I slumbered eyes-open through childhood seders, bored out of my mind, wondering if that meant I was the Wicked Son, or in my case, the Wicked Daughter, who counted even less. There were occasional moments when I woke up. Consuming as much charoset as possible was one. Eating matzah slathered with margarine was another, and afikomen hunting was sheer delight. But the stand-out moment of every family seder was the horseradish eating contest between my siblings and me. The goal was simple: To swallow the most horseradish without tearing up or showing any discomfort. Our mother always sighed, “Oh you children,” but it was clear from her lingering smile that she found it amusing to see her offspring shoveling spoonfuls of horseradish into their mouths. (The contest was always followed by an argument, as we could never agree on who won.)
Our kosher-for-Passover horseradish came out of a jar, and in addition to its sacred place on the seder plate, where it stood in for bitter herbs, it accompanied the gefilte fish, which also came out of a jar. (The story goes that our grandmother, a great chef, deliberately did not teach her smart and beautiful only child to cook.) Sometimes, the horseradish was white, grated and blended with white vinegar; sometimes it was a rosy pink, thanks to the addition of beets; but both seemed equally spicy and, unlike baby shampoo, designed to bring tears to the eyes. Horseradish is the hot pepper of Ashkenazi cuisine.
Not that I gave any of this much thought as a child. Only years later, perhaps around the time it first dawned on me that horseradish sauce was made from an actual root and hadn’t been born in a jar, did I begin to ask questions. How could such a delicious complement to gefilte fish and other foods symbolize the bitterness of slavery? And where exactly in the Torah did it specify we should eat horseradish as a bitter herb?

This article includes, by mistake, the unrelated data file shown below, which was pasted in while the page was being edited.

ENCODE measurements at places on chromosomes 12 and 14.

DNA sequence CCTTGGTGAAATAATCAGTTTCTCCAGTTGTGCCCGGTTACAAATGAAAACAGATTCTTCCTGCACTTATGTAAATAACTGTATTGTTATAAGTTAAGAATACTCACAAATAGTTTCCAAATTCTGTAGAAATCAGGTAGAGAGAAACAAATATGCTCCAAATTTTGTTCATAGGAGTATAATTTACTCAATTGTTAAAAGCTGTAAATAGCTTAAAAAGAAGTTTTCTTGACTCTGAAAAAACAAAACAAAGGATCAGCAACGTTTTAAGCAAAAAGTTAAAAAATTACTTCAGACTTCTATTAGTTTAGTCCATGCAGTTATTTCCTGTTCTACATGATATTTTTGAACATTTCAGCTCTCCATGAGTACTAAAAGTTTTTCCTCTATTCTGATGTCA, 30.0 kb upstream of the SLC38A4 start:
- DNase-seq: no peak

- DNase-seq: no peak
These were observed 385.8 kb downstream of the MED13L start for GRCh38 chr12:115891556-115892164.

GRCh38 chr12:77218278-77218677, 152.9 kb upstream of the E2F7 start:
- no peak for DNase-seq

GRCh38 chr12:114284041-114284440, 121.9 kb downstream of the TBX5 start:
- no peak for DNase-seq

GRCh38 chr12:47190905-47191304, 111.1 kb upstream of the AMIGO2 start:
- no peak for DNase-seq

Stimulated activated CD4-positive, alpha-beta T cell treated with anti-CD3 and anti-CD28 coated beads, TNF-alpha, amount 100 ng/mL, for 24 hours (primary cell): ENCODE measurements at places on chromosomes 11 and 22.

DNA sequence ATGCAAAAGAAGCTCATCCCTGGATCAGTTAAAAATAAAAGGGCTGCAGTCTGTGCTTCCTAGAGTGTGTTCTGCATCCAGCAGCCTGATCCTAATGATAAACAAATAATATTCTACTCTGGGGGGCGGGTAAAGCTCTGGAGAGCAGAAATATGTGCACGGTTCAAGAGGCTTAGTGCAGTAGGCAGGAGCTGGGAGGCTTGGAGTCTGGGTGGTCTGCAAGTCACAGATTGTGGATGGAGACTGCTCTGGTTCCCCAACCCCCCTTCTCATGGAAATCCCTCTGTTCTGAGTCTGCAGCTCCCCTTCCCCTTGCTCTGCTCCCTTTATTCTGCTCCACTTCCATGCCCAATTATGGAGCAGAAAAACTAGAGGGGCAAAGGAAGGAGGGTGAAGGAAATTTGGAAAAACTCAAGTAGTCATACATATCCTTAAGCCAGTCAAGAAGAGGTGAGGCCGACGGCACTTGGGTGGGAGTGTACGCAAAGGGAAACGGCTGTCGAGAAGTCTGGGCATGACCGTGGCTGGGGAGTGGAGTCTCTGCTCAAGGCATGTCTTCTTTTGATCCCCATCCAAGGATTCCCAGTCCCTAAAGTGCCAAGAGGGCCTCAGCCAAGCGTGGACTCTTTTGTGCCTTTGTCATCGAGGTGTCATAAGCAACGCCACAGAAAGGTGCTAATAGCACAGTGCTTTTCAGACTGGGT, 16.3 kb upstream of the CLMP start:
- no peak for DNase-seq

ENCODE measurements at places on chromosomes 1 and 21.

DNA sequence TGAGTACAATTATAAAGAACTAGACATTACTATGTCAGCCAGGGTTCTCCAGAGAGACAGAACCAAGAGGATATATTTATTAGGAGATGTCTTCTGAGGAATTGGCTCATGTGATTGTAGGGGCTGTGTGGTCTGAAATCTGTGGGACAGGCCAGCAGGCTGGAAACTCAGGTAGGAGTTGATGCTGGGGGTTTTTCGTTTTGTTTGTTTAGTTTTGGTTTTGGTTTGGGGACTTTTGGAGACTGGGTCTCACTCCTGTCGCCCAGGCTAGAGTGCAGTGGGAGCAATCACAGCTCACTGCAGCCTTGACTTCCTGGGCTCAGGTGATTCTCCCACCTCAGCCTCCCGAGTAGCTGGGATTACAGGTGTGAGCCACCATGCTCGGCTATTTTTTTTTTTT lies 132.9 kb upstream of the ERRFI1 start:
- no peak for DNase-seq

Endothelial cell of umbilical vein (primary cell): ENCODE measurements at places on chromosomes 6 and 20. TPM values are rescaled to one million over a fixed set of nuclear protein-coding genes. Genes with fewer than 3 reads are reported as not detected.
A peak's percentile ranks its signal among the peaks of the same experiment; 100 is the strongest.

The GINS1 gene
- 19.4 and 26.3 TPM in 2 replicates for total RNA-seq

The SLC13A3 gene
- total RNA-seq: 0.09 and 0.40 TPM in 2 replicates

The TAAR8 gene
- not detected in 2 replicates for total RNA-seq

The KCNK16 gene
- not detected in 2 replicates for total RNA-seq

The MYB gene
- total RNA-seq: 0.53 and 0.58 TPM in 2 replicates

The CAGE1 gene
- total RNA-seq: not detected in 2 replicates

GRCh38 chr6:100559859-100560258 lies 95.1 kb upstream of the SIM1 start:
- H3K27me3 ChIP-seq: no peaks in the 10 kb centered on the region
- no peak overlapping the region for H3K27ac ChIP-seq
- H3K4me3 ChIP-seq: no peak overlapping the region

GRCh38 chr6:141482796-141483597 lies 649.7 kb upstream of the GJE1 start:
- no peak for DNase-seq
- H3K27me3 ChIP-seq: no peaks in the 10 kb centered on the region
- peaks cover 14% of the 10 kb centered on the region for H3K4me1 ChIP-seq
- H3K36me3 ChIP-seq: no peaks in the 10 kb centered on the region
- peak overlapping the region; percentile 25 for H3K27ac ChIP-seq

Horseradish is the hot pepper of Ashkenazi cuisine.
The answer, of course, is nowhere. In Exodus 12:8, God commands us to eat lamb roasted over the fire with unleavened bread and bitter herbs. Which bitter herbs are not specified. Eventually, the Mishnah, the compendium of Jewish law from around 200 C.E., suggests a number of options, including Romaine lettuce, endive, cardoon (artichoke thistle), eryngo (sea holly) and sea sow-thistle.
Although quite mild in taste, lettuce was far and away the most popular bitter herb on the seder plate for generations. The more pungent horseradish became associated with Passover only in Central and Eastern Europe, where the holiday often comes at a time when leafy greens are out of season. When lettuce was not available, it was permissible to substitute horseradish, decreed Rabbi Alexander Suslin HaKohen, one of the greatest Talmud scholars of the 14th century, in his Sefer Ha’Aguddah. Horseradish, a root vegetable from the mustard family along with wasabi, broccoli, cabbage and radish, was already widely cultivated as a popular condiment for meat in several regions of Europe.